“We focus on improving the quality of life for people. We look at what people are experiencing in their neighborhoods and what challenges and obstacles they may face, such as whether they have transportation to go to healthy food, health care and doctors’ offices. “There is also the concern of people who can afford healthy eating,” Lowry said.

Lowry said she has looked at the county health rankings and said there are areas that need improvement.

Data is being collected from a public survey to update a strategic community health assessment plan to improve health outcomes.

Residents of Mahoning and Trumbull counties can help make the Valley healthier by completing the survey at www.mahoningtrumbullhealthsurvey.com. The results will help local health departments and partners identify key priorities to focus on over the next three years.

BY NUMBERS | Mahoning County Health Ranking

Mahoning County was ranked 71st among Ohio’s 88 counties in the 2020 health ranking report. Details:

• Population – 228,683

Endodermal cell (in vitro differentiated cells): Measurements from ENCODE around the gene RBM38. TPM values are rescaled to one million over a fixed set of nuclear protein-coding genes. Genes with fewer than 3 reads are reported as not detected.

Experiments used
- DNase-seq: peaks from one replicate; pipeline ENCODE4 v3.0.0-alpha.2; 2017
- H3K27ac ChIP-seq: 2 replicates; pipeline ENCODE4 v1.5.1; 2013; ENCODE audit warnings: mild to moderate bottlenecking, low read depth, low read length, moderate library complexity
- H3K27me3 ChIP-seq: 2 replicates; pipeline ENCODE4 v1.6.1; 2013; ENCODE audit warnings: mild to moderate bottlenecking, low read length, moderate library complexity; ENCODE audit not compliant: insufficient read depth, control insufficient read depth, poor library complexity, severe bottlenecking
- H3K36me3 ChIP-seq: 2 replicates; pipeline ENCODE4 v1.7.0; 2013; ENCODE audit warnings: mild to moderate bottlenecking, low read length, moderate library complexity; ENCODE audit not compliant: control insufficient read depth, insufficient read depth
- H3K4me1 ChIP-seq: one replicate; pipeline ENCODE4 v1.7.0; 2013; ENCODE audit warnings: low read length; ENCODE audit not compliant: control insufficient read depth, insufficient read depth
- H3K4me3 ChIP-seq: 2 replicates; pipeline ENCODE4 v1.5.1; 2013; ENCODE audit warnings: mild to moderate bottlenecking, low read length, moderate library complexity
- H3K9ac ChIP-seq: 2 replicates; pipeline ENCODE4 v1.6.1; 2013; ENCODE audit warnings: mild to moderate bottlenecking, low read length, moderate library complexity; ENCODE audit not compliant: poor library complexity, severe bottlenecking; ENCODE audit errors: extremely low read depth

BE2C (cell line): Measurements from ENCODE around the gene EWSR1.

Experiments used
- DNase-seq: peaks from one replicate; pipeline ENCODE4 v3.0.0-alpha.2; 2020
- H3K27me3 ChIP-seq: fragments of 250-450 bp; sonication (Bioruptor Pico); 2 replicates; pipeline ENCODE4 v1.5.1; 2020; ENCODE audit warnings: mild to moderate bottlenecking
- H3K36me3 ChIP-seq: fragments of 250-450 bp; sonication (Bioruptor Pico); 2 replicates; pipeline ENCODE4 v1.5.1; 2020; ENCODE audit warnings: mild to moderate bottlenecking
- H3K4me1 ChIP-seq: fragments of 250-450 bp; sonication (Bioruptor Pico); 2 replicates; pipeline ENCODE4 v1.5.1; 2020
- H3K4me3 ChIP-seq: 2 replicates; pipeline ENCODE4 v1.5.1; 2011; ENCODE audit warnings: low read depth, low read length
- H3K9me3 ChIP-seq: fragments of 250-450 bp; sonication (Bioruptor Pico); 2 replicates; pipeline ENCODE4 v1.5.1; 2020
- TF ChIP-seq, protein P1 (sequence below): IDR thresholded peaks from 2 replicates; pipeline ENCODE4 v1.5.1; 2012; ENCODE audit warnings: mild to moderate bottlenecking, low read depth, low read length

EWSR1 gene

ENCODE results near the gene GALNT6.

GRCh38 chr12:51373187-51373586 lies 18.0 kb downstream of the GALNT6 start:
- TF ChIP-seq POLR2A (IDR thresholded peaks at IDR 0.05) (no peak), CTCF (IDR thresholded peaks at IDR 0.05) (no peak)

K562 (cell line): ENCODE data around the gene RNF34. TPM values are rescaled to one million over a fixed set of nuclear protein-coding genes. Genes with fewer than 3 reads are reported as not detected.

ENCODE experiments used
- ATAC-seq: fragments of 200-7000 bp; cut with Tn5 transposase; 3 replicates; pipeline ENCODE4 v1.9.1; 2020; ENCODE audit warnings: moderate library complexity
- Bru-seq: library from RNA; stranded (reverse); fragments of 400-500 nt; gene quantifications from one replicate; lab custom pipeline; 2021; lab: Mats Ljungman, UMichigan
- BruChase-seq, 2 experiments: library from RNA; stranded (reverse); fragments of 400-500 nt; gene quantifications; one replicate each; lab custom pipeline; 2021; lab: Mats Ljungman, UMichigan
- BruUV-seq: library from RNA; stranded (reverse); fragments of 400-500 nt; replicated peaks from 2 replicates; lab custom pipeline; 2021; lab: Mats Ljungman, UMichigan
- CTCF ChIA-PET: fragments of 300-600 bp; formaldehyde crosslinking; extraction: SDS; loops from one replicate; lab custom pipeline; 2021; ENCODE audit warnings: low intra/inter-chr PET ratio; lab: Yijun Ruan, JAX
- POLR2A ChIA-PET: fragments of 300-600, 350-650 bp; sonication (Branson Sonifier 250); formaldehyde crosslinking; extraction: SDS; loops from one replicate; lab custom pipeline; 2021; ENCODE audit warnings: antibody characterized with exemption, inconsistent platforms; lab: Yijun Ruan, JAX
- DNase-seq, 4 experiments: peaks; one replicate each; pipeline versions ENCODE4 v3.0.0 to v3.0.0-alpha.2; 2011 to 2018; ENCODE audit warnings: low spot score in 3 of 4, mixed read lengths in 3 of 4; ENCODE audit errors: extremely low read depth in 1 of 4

• Premature death – 9300

• Poor or fair health – 20 percent

• Lifespan – 76.4 years

• Child mortality – 60

• Infant mortality – 8

• Adult smoking – 23 percent

• Adult obesity – 33 percent

• Physical inactivity – 32 percent

• Access to exercise opportunities – 81 percent

• Excessive drinking – 17 percent

• Food insecurity – 15 percent

• Limited access to healthy foods – 11 percent

• Death from drug overdose – 48

• Death from a car accident – 9

• Primary care physicians – 960: 1

• Dentists – 1,390: 1

• Mental health providers – 270: 1

• Unemployment – 5.7 percent

• Children in poverty – 27 percent

• Children in single-parent families –

36 percent

• Violent Crimes – 279

• Average family income – $ 48,000

• Children eligible for free / reduced lunches – 40 percent

• Work-only driving – 85 percent

• Driving alone – 23 percent

SOURCE: County health ranking

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bcoupland@tribtoday.com